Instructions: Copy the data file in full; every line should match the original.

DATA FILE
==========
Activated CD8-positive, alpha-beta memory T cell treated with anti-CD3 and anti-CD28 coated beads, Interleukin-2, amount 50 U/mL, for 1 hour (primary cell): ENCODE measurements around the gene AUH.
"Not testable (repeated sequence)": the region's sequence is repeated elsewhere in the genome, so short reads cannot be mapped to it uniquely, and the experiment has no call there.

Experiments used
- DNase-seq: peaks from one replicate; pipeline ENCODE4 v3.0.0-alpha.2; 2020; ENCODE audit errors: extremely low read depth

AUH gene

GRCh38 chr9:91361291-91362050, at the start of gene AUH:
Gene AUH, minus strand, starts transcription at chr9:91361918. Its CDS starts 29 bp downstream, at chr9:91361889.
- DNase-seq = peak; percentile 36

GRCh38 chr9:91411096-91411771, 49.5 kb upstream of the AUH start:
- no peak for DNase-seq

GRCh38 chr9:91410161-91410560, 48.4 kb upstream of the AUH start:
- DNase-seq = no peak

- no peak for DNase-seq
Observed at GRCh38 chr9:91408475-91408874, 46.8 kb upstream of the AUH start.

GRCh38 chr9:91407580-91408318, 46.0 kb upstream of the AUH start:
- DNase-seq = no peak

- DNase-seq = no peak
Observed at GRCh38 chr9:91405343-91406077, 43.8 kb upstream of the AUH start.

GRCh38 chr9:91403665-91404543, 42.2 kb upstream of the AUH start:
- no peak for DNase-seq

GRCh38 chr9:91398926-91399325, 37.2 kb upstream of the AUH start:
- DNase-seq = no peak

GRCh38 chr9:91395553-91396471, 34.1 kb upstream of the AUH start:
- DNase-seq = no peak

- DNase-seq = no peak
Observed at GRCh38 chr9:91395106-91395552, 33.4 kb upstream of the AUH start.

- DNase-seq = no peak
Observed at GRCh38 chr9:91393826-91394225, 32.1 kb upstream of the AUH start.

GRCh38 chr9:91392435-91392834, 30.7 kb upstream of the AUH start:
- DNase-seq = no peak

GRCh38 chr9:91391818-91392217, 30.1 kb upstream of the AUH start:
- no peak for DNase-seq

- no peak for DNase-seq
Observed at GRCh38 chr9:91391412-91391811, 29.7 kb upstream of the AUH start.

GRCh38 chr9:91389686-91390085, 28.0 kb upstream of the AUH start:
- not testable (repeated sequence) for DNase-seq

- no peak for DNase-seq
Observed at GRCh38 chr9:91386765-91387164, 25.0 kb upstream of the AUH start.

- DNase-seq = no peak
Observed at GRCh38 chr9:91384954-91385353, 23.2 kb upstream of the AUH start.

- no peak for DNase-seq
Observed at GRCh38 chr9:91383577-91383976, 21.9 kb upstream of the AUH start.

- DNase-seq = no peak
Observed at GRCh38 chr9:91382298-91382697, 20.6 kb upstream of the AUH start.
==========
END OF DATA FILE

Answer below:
Activated CD8-positive, alpha-beta memory T cell treated with anti-CD3 and anti-CD28 coated beads, Interleukin-2, amount 50 U/mL, for 1 hour (primary cell): ENCODE measurements around the gene AUH.
"Not testable (repeated sequence)": the region's sequence is repeated elsewhere in the genome, so short reads cannot be mapped to it uniquely, and the experiment has no call there.

Experiments used
- DNase-seq: peaks from one replicate; pipeline ENCODE4 v3.0.0-alpha.2; 2020; ENCODE audit errors: extremely low read depth

AUH gene

GRCh38 chr9:91361291-91362050, at the start of gene AUH:
Gene AUH, minus strand, starts transcription at chr9:91361918. Its CDS starts 29 bp downstream, at chr9:91361889.
- DNase-seq = peak; percentile 36

GRCh38 chr9:91411096-91411771, 49.5 kb upstream of the AUH start:
- no peak for DNase-seq

GRCh38 chr9:91410161-91410560, 48.4 kb upstream of the AUH start:
- DNase-seq = no peak

- no peak for DNase-seq
Observed at GRCh38 chr9:91408475-91408874, 46.8 kb upstream of the AUH start.

GRCh38 chr9:91407580-91408318, 46.0 kb upstream of the AUH start:
- DNase-seq = no peak

- DNase-seq = no peak
Observed at GRCh38 chr9:91405343-91406077, 43.8 kb upstream of the AUH start.

GRCh38 chr9:91403665-91404543, 42.2 kb upstream of the AUH start:
- no peak for DNase-seq

GRCh38 chr9:91398926-91399325, 37.2 kb upstream of the AUH start:
- DNase-seq = no peak

GRCh38 chr9:91395553-91396471, 34.1 kb upstream of the AUH start:
- DNase-seq = no peak

- DNase-seq = no peak
Observed at GRCh38 chr9:91395106-91395552, 33.4 kb upstream of the AUH start.

- DNase-seq = no peak
Observed at GRCh38 chr9:91393826-91394225, 32.1 kb upstream of the AUH start.

GRCh38 chr9:91392435-91392834, 30.7 kb upstream of the AUH start:
- DNase-seq = no peak

GRCh38 chr9:91391818-91392217, 30.1 kb upstream of the AUH start:
- no peak for DNase-seq

- no peak for DNase-seq
Observed at GRCh38 chr9:91391412-91391811, 29.7 kb upstream of the AUH start.

GRCh38 chr9:91389686-91390085, 28.0 kb upstream of the AUH start:
- not testable (repeated sequence) for DNase-seq

- no peak for DNase-seq
Observed at GRCh38 chr9:91386765-91387164, 25.0 kb upstream of the AUH start.

- DNase-seq = no peak
Observed at GRCh38 chr9:91384954-91385353, 23.2 kb upstream of the AUH start.

- no peak for DNase-seq
Observed at GRCh38 chr9:91383577-91383976, 21.9 kb upstream of the AUH start.

- DNase-seq = no peak
Observed at GRCh38 chr9:91382298-91382697, 20.6 kb upstream of the AUH start.